150 years of the thin blue line
LED BY the NSW Police Band, there were police on horseback and motorbikes, two sniffer dogs, rows of marching police officers, the Rescue Squad, highway patrol cars and hanging out of a van, members of the Tactical Response Group, their identities hidden behind black jumpsuits and goggles, with two officers at the back carrying machine guns.
If not for the jolly strains of The Road to Gundagai being played by the band, you might have thought it was a dawn raid on a hippie commune.
In fact the impressive parade under a blue spring sky was composed of Lismore police, celebrating 150 years of policing in the town. Serving and former police officers gathered at the Brown's Creek car park and walked the length of Molesworth Street, cheered on by masses of well wishers and waving back at excited schoolchildren who were applauding them from the kerb.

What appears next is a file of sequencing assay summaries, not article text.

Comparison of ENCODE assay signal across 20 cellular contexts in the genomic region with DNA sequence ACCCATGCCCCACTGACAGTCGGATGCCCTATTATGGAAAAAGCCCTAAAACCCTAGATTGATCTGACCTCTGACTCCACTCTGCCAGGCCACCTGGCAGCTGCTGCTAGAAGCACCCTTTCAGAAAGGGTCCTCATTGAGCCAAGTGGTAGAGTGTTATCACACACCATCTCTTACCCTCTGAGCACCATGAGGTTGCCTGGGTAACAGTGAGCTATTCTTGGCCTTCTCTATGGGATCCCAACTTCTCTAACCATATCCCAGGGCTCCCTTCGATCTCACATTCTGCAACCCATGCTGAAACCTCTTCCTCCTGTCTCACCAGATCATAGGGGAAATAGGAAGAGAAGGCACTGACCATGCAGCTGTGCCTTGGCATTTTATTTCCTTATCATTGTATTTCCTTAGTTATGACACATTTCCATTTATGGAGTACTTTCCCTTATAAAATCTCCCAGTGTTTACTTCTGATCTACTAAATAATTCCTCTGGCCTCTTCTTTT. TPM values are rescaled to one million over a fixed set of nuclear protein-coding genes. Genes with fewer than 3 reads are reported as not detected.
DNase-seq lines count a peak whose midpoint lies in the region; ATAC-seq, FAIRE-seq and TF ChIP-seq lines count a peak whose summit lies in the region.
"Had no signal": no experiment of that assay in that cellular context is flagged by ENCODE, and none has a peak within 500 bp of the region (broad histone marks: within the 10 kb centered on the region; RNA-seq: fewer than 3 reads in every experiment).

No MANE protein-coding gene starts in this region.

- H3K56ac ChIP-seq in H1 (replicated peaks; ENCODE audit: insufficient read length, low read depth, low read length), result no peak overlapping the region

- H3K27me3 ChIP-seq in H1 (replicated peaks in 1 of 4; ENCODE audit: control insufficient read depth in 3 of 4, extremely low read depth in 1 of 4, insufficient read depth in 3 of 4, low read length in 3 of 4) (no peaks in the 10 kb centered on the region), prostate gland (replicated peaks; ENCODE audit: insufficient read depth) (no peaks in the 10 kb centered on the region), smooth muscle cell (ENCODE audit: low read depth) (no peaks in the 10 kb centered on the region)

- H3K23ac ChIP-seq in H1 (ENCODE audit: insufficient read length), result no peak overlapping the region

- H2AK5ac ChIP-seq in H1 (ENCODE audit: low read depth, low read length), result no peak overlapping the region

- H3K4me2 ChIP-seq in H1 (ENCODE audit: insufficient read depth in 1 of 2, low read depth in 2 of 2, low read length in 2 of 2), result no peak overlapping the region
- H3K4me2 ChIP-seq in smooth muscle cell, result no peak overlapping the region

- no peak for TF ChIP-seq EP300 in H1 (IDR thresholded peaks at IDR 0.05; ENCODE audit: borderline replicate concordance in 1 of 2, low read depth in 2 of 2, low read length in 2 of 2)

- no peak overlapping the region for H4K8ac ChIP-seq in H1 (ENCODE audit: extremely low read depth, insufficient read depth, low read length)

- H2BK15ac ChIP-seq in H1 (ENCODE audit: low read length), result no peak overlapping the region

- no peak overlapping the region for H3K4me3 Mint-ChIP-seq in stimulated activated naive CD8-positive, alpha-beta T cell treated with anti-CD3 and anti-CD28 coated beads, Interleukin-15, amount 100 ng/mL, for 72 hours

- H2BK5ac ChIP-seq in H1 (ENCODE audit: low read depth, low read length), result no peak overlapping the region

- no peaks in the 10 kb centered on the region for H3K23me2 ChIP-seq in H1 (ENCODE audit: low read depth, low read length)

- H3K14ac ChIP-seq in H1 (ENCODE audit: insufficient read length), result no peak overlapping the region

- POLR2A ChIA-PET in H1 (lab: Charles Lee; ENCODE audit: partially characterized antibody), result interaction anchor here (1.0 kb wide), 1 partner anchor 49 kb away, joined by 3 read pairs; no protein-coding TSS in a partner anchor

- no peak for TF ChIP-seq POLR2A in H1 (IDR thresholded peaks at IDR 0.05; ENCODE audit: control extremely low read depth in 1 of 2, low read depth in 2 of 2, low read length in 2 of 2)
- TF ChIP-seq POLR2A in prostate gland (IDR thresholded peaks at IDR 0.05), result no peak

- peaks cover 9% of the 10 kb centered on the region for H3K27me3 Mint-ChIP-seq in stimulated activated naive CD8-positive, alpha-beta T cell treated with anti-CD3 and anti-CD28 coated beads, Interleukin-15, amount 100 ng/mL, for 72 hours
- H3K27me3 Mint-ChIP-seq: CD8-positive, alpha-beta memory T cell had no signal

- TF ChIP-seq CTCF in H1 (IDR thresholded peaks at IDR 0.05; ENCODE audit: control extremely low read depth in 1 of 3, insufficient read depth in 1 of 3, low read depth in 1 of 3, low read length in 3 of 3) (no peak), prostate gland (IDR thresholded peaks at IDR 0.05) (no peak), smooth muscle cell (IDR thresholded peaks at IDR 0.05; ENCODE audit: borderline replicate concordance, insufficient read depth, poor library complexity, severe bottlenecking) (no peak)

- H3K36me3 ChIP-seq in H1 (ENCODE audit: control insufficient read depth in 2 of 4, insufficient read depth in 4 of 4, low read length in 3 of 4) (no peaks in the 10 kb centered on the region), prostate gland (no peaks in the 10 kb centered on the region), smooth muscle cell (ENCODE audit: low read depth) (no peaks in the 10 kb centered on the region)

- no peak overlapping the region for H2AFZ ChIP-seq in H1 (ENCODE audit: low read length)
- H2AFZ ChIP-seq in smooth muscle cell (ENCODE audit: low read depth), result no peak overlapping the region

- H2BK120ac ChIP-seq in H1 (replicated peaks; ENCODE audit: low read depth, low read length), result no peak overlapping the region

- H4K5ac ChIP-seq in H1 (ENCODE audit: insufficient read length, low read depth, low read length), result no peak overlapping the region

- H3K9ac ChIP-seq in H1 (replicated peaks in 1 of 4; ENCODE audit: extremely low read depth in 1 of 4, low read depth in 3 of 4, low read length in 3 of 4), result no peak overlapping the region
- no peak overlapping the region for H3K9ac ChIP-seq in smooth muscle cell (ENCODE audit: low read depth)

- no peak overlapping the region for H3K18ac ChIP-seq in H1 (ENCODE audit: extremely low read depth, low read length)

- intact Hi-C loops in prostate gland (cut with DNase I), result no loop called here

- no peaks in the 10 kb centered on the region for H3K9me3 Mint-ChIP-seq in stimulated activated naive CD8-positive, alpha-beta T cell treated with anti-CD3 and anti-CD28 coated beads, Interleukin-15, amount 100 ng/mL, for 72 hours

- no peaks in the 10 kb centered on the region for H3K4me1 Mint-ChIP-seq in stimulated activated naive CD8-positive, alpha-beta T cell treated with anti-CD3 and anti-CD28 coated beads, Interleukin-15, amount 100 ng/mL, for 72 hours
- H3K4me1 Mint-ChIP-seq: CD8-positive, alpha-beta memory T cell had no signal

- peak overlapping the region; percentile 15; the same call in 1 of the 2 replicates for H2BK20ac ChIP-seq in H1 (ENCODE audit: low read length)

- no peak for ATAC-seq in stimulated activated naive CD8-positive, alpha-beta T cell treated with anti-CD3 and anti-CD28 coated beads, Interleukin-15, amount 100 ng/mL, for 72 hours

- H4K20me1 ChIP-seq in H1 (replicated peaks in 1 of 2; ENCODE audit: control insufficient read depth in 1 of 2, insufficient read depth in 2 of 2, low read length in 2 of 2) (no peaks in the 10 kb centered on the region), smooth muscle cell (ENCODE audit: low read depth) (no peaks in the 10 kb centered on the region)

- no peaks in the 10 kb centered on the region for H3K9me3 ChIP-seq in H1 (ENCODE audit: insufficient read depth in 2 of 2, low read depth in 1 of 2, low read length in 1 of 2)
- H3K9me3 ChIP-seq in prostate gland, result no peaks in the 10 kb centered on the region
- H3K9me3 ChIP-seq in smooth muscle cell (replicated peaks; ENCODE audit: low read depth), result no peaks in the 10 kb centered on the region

Their march came to a halt at Commemorative Park, near the cenotaph, where Det Insp Greg Moore presented retired officers with special medallions in recognition of their service.
"It's a big milestone - 150 years - and a big achievement in any organisation," Det Insp Moore told The Echo.
"It was a good time to celebrate the men and women of NSW police who have served the community so well over many years. And it was pleasing to see the big turnout and goodwill from the Lismore community to support the police and acknowledge the hard work and dedication of our officers.
"There were about 130 sworn officers marching, and about 80 retired officers, who were given medallions.
The following night, uniforms were discarded in favour of dinner jackets and evening dresses for the Policeman's Ball at the Lismore Workers Club.
"We got together a while back and formed a committee to organise the celebrations, and they came up with the idea of holding a ball as well as the march," Det Insp Moore said.
"The feedback was so good we are thinking of holding them on a more regular basis.
"We'd like to give a big pat on the back to our organising committee for the way they decorated the auditorium, and to the staff of the Workers Club."